|Truck loading||Payment of export rates||Transport to port of exportation||Unloading the truck at port of exportation||Fees for shipment at port of exportation||Transport a puerto de import.||Transportation at the port of importation||Fees for disembarking at the port of importation||Unloading of truck at the port of importation||Insurance||Customs Procedures /declarations||Import Duty|
Incoterms (International Commerce Terms) are a glossary of norms put together by the International Chamber of Commerce to assist international businesses in negotiating their rates and conducting business transactions in a similar manner.
The fundamental objective of the Incoterms consists in establishing standards for cost distribution and risk transfer between Buyer and Seller in an international purchase contract. Incoterms regulate four basic aspects of an international sales contract; delivery of merchandise, risk transmission, distribution of costs and management of Customs documents.
Delivery of Goods: The first obligation of the sales party is fulfillment. By direct delivery, when Incoterm defines that merchandise is delivered to the Buyer, the term E is denoted. D, or Indirect, when the merchandise is delivered to an intermediary used by the Buyer, a transporter or transit agent are indicated with term F and C.
Risk Transfer: An essential aspect of Incoterms not to be confused with property transfer regulated by contractual law. The fundamental concept is based on risk and in most cases, cost factors. Transfer occurs in the specific geographic point and at the chronological moment defined in the contract and the established Incoterm. The geographical site may be the factory site, the dock, at the ship’s loading deck etc. while the chronological moment is defined by the time frame for delivery of merchandise. The overlap of these two factors results in the risk and cost transfer. For example, in an FAS delivery (Free Alongside Ship, alongside the vessel) agreed to in Valencia between the 1st and 15th of April, if the merchandise is deposited March 27th and damaged on the 28th, risk is assumed by the Seller; if the incident occurs April 2nd, risk is assumed by the Buyer, even in the event that the ship has not arrived.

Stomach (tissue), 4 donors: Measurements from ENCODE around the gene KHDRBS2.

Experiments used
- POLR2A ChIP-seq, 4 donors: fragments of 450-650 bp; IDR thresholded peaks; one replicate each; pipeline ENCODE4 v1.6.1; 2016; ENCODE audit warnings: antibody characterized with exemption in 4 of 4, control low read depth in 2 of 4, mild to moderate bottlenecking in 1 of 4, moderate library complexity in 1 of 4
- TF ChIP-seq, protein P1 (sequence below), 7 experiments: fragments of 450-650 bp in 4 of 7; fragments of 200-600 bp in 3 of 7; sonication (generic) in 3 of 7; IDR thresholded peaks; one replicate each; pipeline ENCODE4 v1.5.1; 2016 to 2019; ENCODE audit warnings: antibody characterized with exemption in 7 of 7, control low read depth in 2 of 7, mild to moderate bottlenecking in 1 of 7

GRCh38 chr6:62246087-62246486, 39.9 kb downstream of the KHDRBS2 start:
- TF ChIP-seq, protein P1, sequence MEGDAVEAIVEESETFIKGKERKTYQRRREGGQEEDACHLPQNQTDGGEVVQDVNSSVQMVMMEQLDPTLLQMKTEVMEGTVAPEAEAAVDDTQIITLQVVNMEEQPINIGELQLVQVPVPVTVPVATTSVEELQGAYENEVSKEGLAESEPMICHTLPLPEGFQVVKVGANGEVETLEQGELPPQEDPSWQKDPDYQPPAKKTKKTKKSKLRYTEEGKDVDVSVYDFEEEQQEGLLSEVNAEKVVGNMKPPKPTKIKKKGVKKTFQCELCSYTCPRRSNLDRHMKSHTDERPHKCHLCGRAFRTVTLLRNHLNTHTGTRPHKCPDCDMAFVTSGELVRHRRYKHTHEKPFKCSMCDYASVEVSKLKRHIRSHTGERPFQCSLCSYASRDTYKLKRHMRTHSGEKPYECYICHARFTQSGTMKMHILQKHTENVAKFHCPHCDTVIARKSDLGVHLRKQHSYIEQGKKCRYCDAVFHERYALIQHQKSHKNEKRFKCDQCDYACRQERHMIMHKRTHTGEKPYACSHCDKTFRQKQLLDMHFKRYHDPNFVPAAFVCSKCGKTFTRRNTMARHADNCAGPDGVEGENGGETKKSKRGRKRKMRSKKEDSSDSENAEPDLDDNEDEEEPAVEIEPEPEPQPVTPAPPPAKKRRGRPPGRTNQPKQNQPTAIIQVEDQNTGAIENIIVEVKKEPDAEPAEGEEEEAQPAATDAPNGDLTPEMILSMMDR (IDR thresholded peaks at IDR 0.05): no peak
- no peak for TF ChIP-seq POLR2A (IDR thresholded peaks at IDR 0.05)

Distribution of costs: It is customary for the Seller to assume strictly precise costs in preparing the merchandise for delivery and that the Buyer assumes the other costs. There are four classifications. The “C” is when the Seller assumes payment for transportation costs (and the insurance, in certain cases) to the destination, despite the fact that the risk transfer is at origin; this is due to the traditional use of maritime transportation which allows sellout resale of merchandise during the ships crossing, resulting from the cargo’s change of ownership with the transfer of the bill of lading.
The Handling of Customs Declarations: In general, exportation is the responsibility of the Seller, an Incoterm is solely applicable in the absence of Customs Export Clearance: EXW (Ex Works, in factory) whereby the Buyer is responsible for the exportation and usually contracts the services of a transportation company or a customs agent in the county from where the merchandise is dispatched, in order to manage the exportation process. The remaining Incoterms are with dispatch, whereby the exportation is the responsibility of the seller, who at times also handles the importation process in the destination country. For example, DDP (Delivered Duty Paid, which refers to delivery with prepayment of duty).
Incoterms are grouped in four categories: E, F, C, D.
Term E: EXW
Terms in F: FCA, FAS and FOB
The Seller is instructed to deliver the merchandise to a transportation agent chosen by the buyer: this is an indirect delivery without payment of primary transportation.